Researchers at Germany’s Centre for Solar Energy and Hydrogen Research Baden-Württemberg (ZSW) and Japan’s Gifu University are collaborating on a slew of energy projects as part of concerted efforts to accelerate technology transfer and help reshape the energy landscape of both countries.
Joint projects will focus on the intelligent integration of PV into the grid, production forecasts and green power-to-gas energy storage.
The ZSW said the new partnership was built on solid ground: Both institutes conduct research in the same fields and their skill-sets are a good match.
Gifu Prefecture, on Japan’s main island of Honshu, and the German state of Baden-Württemberg have long nurtured political and economic ties and they are now extending the relationship into energy research, where the two countries have much to learn from each other, according to the ZSW.
ZSW Managing Director Frithjof Staiss said the collaboration made it easier to share experience and create better conditions “for an efficient transfer of research results into the marketplace.”
Grid management one area researchers are targeted for joint cooperation. PV systems soared in popularity in Japan last year, with output soaring to a total of some 23 GW by the end of 2014. Concerned about stability issues in their grids, local energy suppliers are viewing the booming PV market with skepticism. By teaming up with the German institute, Japanese researchers expect to benefit from the lessons learned in Germany, where the installed capacity is 16 GW higher and the integration of solar power into the distribution network is well on track.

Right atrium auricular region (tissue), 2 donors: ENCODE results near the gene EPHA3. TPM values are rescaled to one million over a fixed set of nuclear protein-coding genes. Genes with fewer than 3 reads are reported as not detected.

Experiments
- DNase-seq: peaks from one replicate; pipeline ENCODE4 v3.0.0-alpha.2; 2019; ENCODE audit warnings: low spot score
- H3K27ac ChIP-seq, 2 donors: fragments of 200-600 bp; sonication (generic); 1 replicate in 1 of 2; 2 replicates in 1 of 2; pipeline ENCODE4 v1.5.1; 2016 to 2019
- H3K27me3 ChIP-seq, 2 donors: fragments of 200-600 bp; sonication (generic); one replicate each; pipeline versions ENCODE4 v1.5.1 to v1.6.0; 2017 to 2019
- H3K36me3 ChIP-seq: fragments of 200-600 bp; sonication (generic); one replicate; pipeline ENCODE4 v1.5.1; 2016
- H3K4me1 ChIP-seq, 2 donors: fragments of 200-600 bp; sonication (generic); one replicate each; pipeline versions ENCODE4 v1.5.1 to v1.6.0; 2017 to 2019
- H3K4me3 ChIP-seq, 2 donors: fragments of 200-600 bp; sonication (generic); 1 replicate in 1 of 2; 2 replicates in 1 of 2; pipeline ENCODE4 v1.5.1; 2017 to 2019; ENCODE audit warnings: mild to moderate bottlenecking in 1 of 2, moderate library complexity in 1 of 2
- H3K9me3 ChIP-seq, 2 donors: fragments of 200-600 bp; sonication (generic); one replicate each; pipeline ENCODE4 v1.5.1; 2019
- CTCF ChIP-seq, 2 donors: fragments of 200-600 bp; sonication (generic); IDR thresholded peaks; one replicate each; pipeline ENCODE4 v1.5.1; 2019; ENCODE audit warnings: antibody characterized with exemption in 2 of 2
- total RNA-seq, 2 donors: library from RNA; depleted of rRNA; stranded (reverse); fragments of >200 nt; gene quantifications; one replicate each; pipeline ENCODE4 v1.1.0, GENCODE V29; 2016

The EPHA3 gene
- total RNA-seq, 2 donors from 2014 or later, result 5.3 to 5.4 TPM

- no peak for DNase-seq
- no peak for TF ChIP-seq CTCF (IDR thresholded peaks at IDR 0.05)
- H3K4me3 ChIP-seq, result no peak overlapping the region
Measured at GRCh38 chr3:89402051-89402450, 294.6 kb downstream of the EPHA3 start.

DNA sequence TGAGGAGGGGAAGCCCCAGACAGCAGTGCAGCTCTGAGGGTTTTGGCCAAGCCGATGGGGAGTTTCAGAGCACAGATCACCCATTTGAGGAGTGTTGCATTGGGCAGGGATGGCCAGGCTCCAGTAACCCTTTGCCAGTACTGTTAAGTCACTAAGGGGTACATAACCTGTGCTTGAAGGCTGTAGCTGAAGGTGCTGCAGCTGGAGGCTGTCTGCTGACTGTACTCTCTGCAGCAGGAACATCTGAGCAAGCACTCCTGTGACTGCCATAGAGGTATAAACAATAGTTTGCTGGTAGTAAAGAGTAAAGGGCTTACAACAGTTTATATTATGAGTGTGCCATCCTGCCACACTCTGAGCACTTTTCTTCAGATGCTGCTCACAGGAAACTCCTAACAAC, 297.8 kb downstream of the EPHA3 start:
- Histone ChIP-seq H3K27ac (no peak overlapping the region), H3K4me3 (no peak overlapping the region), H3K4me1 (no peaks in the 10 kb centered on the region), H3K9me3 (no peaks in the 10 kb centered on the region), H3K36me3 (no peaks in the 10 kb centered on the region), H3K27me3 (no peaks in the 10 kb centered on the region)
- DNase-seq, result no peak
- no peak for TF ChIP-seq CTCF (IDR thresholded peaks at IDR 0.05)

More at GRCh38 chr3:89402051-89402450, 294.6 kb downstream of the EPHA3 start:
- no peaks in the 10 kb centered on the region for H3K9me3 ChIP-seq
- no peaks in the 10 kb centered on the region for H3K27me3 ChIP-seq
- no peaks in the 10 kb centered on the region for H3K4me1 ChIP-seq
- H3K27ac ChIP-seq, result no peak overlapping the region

Both partners are also striving to improve forecasts for solar and wind power generation. These predictions have to be reliable to ensure the stable and efficient operation of an electrical power supply system that draws on fluctuating energy sources.
“Gifu University and ZSW complement each other very well in their efforts to forecast weather and production quantities,” the ZSW said. The partners intend to pursue joint projects aimed to boost their models’ accuracy.
Researchers will also collaborate on green power-to-gas energy storage technology. The increasing number of fuel cells in Japan is driving demand for hydrogen that can be used in energy converters. A renewable electricity source and water can serve to generate hydrogen by electrolysis without producing carbon that adversely affects the climate.
ZSW has developed its own P2G technology and Gifu University officials are considering the construction of a power-to-gas plant. ZSW scientists will provide valuable assistance if the project goes ahead, according to the German institute.
The ZSW is one of the leading institutes for applied research in the fields of photovoltaic energy, renewable fuels, battery technology, fuel cells and energy systems analysis. The three ZSW sites at Stuttgart, Ulm and Widderstall are currently staffed with around 230 scientists, engineers and technicians supported by 70 research and student assistants.
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